Since our last forecast, inflation, the unemployment rate, and job gains have all surprised us to the downside. ▪ We expect the Committee will view the slower inflation as largely temporary and the fundamentals as consistent with their expectation of 2% inflation by 2019.
▪ Similarly, the FOMC is unlikely to see the recent slowdown in payroll gains as a reason to reconsider its medium-term forecast.
▪ On the other hand, they will view the decline in the unemployment rate as more enduring.
The slowdown in core PCE inflation in March and April left the 12-month rate at just 1.5%, the lowest rate since late 2015 and down from its recent high of 1.8%, where it was in February. ▪ Taking some signal from the softer data, we lowered our projections for core PCE inflation in 2017 and 2018 a tenth each year, to 1.7% and 1.9%, respectively.
▪ However, the underlying fundamentals still support a firming in core inflation to 2% over the next couple years.
▪ Indeed. the recent further decline in the unemployment rate reinforced our expectation that there might be at least a slight overshoot of the inflation objective, so we retained our forecast of 2.1% core PCE inflation in 2019.
The most important development with respect to the labor market since our last forecast was the further decline in the unemployment rate, which is now three-tenths lower than we had anticipated. ▪ Rather than edge back up a tenth, as we’d expected, the unemployment rate fell two tenths further. ▪ The recent decline in the unemployment rate appears likely to persist; accordingly, we releveled down the path of the unemployment rate throughout the forecast.
▪ Payroll gains have slowed in the last few months, but the six-month average increase is still a very solid 161K and there appears to be plenty of momentum in the labor market.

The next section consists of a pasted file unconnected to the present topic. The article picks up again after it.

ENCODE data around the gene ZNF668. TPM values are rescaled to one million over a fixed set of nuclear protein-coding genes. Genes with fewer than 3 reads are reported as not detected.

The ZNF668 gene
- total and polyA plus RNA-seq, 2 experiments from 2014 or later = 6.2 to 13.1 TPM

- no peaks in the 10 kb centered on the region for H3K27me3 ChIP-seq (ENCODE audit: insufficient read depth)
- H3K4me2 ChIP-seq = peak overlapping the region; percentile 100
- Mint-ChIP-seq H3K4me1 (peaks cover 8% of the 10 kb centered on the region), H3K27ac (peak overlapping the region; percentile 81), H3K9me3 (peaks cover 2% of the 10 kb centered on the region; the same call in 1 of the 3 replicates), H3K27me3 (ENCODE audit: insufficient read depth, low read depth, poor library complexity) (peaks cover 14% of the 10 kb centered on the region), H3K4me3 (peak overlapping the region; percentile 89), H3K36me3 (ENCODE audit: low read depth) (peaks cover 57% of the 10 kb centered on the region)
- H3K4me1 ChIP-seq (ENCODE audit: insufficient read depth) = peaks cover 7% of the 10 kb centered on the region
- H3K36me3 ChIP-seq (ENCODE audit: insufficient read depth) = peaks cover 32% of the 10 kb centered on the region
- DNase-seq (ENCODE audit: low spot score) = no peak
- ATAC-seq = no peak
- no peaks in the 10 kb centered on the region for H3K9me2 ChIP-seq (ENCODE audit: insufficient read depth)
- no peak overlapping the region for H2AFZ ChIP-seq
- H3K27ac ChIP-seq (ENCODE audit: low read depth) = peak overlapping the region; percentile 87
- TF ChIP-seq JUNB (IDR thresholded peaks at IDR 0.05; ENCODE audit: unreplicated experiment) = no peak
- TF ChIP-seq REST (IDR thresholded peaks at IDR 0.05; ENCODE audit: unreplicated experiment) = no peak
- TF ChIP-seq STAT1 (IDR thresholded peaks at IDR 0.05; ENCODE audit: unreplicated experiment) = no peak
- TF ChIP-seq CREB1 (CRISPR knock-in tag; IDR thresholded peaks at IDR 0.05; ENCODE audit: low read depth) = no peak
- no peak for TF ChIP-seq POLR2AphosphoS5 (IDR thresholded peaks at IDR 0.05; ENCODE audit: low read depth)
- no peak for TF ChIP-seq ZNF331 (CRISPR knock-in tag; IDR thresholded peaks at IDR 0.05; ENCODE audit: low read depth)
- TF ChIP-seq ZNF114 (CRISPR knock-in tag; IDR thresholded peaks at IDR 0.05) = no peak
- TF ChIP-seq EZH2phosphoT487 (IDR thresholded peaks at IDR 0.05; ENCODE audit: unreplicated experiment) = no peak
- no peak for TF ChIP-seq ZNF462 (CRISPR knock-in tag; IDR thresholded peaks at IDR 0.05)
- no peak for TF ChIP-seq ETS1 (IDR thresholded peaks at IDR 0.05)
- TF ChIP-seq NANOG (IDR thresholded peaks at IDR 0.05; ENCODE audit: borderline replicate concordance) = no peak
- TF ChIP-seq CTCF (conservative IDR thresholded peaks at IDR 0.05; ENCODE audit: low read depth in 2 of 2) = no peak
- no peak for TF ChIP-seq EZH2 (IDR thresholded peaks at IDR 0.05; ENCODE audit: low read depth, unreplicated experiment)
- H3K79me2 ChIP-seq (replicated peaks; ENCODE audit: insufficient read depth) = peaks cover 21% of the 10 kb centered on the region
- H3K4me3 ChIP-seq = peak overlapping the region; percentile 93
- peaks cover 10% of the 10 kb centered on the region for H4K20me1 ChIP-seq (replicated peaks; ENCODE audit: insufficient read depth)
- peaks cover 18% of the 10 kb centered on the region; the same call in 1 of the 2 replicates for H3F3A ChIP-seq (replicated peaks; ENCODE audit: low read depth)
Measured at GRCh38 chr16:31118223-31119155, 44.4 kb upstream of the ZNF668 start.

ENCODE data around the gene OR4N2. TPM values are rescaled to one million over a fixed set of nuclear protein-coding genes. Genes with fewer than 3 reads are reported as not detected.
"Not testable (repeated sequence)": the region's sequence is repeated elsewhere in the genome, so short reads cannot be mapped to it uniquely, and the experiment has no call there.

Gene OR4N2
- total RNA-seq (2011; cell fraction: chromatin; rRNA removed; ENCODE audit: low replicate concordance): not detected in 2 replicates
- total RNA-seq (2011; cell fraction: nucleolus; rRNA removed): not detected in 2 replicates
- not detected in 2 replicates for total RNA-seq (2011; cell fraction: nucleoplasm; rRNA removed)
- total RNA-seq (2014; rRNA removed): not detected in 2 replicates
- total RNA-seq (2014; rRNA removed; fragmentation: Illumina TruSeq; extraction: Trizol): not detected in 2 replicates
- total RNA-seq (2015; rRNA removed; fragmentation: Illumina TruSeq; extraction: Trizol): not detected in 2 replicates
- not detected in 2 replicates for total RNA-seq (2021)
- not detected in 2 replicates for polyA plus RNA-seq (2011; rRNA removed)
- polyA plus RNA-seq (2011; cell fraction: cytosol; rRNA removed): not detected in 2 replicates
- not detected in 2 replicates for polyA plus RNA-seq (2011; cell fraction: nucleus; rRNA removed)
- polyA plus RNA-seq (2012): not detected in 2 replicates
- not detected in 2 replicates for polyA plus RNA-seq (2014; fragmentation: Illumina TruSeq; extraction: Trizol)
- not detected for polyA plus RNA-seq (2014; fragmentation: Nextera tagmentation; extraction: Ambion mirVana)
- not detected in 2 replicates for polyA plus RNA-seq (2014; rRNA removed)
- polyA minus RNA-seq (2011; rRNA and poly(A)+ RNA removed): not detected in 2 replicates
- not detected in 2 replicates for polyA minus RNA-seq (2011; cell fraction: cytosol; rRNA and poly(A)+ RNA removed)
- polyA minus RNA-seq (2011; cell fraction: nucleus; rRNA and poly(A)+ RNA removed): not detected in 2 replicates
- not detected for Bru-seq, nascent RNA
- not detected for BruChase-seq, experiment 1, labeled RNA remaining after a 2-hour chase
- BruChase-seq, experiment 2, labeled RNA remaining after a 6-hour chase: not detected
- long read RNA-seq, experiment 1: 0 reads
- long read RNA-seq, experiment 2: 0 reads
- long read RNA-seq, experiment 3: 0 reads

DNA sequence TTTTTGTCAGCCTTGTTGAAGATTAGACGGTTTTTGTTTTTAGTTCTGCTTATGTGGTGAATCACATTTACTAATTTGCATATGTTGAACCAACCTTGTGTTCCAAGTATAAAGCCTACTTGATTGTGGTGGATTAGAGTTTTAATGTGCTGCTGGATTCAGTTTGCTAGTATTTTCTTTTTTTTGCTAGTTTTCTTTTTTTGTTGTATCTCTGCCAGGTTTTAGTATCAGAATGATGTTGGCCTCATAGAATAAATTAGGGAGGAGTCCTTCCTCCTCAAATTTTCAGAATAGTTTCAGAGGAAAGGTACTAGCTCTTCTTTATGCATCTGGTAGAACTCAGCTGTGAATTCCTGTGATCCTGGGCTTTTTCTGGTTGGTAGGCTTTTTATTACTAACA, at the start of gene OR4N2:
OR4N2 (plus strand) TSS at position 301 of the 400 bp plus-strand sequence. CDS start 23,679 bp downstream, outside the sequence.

▪ With growth above trend, we expect sufficient employment growth for a further decline in the unemployment rate through 2019, when we project it will reach 3.9%.
▪ Give the substantial inflation surprise, we expect that FOMC participants may revise down their estimates of the NAIRU, perhaps as early as the June meeting.
As growth continues at an above-trend pace and labor markets tighten further, we expect some additional acceleration of wages over the forecast period.
▪ Our favorite measure for wage inflation, and the one followed most closely at the Fed, is the ECI for private compensation, which rose at a 3.2% annual rate in Q1, well faster than we’d anticipated. ▪ However, the year-over-year rate for that measure is still a modest 2.3%, and we’re not inclined to put too much weight on one reading. We revised up our forecast for ECI this year a tenth, to 2.6%. ▪ We expect ECI to pick up a bit further after that, to 2.7% in 2018 and 2.9% in 2019. Those increases in compensation would be sufficient for real wages to rise, which in turn would support consumer spending and overall real GDP growth.
Unemployment Rate to Fall Even Further Below the NAIRU
Progress Toward the 2% Inflation Objective Interrupted
Major Economic Indicators
By default, values represent seasonally-adjusted, annualized growth rates (%) for the series indicated n the leftmost column.
Note on Units and Transformations
“Quarterly” values are q/q rates; “Annual” values are q4/q4 rates. For series followed by units in parentheses, “Quarterly” values are quarterly averages, and “Annual” values are q4 averages.
* “Quarterly” values are not compounded to annual rates.